“I rejoice in the idea that these guys revived, for awhile, an almost lost art, and I’m absolutely delighted to be given the chance to read the strip in collected
Buy Book one at Atomic Empire!
“[Sea Urchins] stubbornly adheres to its own world, which is not quite like our own. Yet in fundamental ways, it is like our own, a world in which family members pursue quixotic goals, nurse old grudges, tease each other unmercifully and love each other unreservedly.”
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Olie Unrun always wanted to live a life at sea. Instead, he worked at his dad's fish-oil factory and began the life of a family man. One day something in Olie snapped and he built a ship on his land... then he relocated his house to the deck of the ship and christened the whole shebang "The Banana Moon." All Olie had to do was wait for the right storm to lift his house to the sea.
Now adrift, the Unruns piece together each day through a host of uncommon creatures and comic calamities.
Scott Eckelaert planted the idea for a comic strip by sending Jason Whitley a copy of Hogan's Alley Magazine after Jason had just begun working at The [Myrtle Beach] Sun News in 1999. Sea Urchins bubbled up during that summer.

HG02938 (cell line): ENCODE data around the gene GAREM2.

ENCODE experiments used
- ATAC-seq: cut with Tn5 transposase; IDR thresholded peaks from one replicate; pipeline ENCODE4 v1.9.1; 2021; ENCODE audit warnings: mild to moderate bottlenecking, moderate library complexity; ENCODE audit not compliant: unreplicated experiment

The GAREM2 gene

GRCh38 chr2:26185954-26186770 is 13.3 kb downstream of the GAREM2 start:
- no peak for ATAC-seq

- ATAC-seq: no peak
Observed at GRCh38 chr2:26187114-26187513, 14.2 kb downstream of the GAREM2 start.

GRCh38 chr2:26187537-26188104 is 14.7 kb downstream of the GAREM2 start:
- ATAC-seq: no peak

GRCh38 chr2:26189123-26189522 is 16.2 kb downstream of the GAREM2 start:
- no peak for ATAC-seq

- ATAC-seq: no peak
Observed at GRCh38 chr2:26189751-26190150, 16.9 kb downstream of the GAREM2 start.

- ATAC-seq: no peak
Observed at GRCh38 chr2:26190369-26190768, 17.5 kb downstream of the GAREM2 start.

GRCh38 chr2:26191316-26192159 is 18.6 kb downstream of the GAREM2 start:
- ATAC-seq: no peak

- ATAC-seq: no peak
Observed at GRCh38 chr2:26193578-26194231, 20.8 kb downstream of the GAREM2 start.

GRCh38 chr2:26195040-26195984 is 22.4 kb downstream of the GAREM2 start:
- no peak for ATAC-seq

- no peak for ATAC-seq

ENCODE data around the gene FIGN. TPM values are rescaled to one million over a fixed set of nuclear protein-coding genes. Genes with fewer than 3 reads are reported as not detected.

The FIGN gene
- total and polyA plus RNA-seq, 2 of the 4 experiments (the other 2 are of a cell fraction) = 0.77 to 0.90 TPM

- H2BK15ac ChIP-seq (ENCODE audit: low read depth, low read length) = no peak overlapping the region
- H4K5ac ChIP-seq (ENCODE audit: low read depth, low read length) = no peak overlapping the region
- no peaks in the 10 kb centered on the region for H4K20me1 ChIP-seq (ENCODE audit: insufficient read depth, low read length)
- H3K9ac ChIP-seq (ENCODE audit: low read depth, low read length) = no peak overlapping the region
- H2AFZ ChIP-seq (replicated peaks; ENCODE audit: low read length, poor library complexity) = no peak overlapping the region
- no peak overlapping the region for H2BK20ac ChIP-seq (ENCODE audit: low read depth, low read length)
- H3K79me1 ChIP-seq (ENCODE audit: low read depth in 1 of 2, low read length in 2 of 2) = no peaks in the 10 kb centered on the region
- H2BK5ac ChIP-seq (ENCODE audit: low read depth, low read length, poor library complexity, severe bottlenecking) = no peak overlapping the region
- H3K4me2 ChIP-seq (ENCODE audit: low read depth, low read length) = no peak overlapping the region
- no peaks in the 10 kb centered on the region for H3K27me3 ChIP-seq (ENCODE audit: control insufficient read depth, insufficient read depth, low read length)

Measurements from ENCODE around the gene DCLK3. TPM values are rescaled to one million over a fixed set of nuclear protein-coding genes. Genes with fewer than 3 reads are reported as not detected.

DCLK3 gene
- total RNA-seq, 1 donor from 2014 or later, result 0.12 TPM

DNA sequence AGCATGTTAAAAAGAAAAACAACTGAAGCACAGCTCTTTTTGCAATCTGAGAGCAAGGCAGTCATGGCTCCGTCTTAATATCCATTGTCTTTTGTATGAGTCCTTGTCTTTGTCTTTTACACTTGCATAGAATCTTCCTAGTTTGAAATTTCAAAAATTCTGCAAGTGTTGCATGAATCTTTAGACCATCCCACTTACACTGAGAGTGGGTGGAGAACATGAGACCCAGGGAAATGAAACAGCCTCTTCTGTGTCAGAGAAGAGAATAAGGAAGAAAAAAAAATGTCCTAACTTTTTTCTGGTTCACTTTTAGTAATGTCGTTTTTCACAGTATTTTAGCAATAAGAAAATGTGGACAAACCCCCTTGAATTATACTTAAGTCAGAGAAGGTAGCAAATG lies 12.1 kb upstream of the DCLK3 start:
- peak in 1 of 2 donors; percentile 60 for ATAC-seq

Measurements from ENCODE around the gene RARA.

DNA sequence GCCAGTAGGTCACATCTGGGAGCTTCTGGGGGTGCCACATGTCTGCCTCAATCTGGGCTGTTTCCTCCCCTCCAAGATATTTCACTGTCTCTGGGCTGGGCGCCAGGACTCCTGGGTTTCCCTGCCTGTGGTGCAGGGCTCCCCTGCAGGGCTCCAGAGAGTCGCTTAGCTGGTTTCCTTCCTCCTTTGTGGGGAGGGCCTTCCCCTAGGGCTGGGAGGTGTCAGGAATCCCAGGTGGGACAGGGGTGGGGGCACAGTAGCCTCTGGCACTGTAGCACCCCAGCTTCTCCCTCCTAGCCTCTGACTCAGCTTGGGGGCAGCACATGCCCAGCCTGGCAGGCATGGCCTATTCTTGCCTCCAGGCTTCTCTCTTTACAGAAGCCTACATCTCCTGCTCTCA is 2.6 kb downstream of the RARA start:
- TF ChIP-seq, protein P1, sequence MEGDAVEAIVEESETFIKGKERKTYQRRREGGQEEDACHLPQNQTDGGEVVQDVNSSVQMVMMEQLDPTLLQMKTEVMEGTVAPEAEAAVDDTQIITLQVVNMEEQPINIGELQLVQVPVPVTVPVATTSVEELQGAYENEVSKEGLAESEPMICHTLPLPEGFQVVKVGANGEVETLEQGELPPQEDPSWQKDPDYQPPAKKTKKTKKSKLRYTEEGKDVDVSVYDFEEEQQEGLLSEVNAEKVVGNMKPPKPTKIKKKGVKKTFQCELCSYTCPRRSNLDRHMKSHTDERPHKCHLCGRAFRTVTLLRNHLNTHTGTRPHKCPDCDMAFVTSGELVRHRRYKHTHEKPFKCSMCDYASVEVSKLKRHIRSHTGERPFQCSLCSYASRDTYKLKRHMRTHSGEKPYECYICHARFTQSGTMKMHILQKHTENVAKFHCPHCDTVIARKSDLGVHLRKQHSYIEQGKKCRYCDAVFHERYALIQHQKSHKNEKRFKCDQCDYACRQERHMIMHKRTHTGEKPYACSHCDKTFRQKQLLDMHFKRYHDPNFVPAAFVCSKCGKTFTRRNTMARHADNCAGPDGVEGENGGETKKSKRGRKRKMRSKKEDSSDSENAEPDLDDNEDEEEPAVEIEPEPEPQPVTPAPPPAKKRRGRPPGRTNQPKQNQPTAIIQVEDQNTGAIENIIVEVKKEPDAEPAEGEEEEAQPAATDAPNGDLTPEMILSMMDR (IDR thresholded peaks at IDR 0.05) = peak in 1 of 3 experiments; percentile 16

Part of the landscape between Myrtle Beach and Sumter, SC, was boat building in people's yards. So sprang the story of Olie and the Unrun Urchins. Between the good graces of the editor, Trisha O'Connor, the work of Features Editor Mike Morgan, and guidance of Denny Brack and Tom Heintjes, we were published first in the Sun News in 2001 and then in Penn State Blue in 2003 by editor Bob Heisse. The first year of strips was collected in 2002 by David Allen's legendary Plan 9 Publishing. Sea Urchins was also featured as an Undiscovered Gem in Heintjes' Hogan's Alley magazine in 2003.